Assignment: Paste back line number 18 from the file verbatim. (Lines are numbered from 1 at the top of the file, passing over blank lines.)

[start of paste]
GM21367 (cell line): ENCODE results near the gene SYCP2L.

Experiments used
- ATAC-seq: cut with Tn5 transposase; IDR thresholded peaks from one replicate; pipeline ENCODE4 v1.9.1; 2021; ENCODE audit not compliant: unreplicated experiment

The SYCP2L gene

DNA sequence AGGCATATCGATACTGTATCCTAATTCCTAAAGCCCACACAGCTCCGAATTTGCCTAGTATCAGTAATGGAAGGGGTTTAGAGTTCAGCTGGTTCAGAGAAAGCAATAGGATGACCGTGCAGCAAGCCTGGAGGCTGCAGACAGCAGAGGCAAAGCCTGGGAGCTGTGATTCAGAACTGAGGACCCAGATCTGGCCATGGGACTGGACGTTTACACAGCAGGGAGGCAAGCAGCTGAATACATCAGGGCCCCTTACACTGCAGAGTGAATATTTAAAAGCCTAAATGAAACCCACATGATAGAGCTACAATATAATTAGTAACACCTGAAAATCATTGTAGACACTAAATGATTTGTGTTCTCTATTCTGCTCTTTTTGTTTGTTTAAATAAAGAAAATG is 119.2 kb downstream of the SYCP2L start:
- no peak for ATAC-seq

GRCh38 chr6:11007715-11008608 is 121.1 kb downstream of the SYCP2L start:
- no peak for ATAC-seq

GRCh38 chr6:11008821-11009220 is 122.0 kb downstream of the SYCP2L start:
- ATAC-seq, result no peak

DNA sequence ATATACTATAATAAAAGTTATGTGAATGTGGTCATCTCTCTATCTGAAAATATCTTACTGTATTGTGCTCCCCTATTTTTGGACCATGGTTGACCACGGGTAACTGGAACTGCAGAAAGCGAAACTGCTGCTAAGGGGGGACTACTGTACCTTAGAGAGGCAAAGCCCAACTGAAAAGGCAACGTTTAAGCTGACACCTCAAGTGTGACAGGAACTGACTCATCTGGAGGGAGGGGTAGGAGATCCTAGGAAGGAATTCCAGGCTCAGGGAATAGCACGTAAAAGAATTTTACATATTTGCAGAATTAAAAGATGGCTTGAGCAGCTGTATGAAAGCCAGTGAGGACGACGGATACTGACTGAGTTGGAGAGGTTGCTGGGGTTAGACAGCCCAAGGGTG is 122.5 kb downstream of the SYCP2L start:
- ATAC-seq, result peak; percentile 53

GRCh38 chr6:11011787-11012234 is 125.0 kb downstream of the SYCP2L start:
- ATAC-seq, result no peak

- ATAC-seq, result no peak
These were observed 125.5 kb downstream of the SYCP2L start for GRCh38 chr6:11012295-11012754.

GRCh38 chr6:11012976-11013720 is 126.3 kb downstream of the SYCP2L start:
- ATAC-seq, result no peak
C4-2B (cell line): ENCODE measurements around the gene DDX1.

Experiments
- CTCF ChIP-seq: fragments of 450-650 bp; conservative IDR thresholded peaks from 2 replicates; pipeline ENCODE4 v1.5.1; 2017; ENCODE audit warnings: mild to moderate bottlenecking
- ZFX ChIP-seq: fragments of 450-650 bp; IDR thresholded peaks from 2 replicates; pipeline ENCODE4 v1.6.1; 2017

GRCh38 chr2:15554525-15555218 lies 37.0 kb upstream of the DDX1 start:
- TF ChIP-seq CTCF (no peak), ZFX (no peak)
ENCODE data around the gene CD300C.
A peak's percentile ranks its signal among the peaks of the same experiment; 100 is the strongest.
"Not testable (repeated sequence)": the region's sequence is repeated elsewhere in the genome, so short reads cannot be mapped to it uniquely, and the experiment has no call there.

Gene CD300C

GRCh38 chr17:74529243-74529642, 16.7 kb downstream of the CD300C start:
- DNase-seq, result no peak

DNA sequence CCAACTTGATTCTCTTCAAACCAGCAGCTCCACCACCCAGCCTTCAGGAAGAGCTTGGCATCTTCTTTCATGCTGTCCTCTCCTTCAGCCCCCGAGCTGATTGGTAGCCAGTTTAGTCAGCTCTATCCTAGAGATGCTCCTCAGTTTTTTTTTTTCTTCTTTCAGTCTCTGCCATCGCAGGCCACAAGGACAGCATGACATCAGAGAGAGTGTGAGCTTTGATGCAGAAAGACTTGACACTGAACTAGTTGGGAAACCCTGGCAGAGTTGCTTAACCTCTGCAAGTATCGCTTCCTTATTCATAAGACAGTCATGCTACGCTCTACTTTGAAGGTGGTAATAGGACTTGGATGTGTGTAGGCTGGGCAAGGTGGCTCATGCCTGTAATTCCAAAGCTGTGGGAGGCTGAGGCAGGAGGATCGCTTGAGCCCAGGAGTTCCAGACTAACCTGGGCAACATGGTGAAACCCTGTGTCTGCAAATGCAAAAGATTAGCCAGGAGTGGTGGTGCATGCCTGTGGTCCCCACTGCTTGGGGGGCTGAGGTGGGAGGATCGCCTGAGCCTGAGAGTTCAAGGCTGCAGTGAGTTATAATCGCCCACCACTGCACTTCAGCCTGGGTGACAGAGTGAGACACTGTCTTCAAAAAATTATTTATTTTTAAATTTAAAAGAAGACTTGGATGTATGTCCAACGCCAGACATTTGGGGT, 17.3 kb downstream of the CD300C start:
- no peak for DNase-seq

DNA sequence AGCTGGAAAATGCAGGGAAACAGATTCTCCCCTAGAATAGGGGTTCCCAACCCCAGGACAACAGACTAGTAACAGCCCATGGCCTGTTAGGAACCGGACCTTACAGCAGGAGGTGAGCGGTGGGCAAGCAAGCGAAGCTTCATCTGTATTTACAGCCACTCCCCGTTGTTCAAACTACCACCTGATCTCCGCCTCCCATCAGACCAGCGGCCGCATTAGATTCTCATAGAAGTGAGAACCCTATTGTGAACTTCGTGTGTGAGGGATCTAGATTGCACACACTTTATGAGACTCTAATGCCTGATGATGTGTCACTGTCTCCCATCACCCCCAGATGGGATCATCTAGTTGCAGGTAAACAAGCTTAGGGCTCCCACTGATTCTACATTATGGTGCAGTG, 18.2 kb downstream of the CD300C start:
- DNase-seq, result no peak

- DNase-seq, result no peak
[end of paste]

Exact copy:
- ATAC-seq, result no peak